When it comes to the voice acting, like the visuals there is little that falters here. Parker, Stone and the rest of the show’s cast come through to voice their characters. There are many times that the joke is completely nailed through the voice actor’s delivery. With the game featuring so many interactions between characters, the voice cast are the ones bringing them to life. Music is a very hit or miss factor within the game. While no song is outwardly bad, some might just stay on the side of boring. At best the music serves as a fun addition by following tropes of the respective enemy of a scene.
Whole lotta good with a Fractured execution
South Park: The Fractured but Whole presents a pretty fantastic product so far, but it doesn’t all quite come together well. The experience is hampered by a noticeable lack of polish and refinement. Over the games 20 hours, it is plagued with annoying visual and audio bugs. These are constant throughout the game meaning that it is not just one area or section that has it worse.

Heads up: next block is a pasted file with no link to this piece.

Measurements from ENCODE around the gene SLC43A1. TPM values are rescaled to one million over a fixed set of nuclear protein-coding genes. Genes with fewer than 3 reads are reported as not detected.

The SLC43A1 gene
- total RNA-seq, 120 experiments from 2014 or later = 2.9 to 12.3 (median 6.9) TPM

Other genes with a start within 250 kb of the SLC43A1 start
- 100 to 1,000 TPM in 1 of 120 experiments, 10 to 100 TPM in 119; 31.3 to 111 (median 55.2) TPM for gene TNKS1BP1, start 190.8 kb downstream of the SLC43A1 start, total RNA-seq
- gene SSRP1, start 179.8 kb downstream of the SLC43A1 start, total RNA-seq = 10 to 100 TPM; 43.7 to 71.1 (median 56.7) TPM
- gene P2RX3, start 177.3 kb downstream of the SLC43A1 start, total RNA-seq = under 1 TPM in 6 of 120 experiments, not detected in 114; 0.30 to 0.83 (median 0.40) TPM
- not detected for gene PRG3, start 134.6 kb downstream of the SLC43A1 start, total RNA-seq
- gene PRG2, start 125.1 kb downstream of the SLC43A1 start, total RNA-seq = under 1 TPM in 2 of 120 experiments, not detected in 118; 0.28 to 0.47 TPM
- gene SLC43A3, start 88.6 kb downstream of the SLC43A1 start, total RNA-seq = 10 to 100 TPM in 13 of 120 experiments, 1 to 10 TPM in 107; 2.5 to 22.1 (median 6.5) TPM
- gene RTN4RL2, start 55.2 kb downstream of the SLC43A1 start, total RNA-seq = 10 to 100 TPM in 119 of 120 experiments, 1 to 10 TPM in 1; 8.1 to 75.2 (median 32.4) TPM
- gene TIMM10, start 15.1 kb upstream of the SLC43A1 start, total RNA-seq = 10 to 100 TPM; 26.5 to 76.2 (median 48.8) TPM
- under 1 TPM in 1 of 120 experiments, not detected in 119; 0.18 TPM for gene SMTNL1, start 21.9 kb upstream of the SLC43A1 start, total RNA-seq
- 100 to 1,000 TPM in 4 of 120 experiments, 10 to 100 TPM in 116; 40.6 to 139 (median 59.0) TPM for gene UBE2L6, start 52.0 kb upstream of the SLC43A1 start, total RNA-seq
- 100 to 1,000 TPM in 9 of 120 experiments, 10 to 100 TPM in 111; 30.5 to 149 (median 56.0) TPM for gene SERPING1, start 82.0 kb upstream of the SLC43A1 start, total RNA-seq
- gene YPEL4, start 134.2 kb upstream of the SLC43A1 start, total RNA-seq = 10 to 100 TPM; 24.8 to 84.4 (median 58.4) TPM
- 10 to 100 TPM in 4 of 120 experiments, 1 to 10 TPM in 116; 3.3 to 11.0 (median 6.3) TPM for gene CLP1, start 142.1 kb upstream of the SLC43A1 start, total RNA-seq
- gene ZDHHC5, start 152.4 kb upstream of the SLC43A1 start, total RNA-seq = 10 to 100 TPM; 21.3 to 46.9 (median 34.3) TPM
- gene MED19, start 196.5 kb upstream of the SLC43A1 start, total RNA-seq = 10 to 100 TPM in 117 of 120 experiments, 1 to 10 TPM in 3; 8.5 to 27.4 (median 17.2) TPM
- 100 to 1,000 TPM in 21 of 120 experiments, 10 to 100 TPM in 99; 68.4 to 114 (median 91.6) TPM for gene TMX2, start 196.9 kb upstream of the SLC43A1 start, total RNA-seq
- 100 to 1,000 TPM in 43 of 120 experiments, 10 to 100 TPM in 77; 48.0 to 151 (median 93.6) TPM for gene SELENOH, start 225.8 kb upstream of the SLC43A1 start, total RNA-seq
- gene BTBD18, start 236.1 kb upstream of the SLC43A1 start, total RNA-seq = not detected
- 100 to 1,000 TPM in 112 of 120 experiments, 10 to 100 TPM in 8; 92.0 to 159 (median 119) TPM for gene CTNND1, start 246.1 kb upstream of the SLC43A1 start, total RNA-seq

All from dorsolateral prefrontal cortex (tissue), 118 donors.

Fractured But Whole’s engine seems to get itself confused too often.
The visual bugs appear most often with the in-game notifications. The pop-ups for Coonstagram messages or even character sheet objectives can arrive well after they should. At certain points, it could take up to two minutes for an objective notification to pop up on screen. These usually happen when multiple objectives are required to appear but even the first can take much longer than it should. Beyond these are just other smaller issues that do start to pile as they pop up over time.
While double characters are not that common, it definitely adds to a growing list of issues.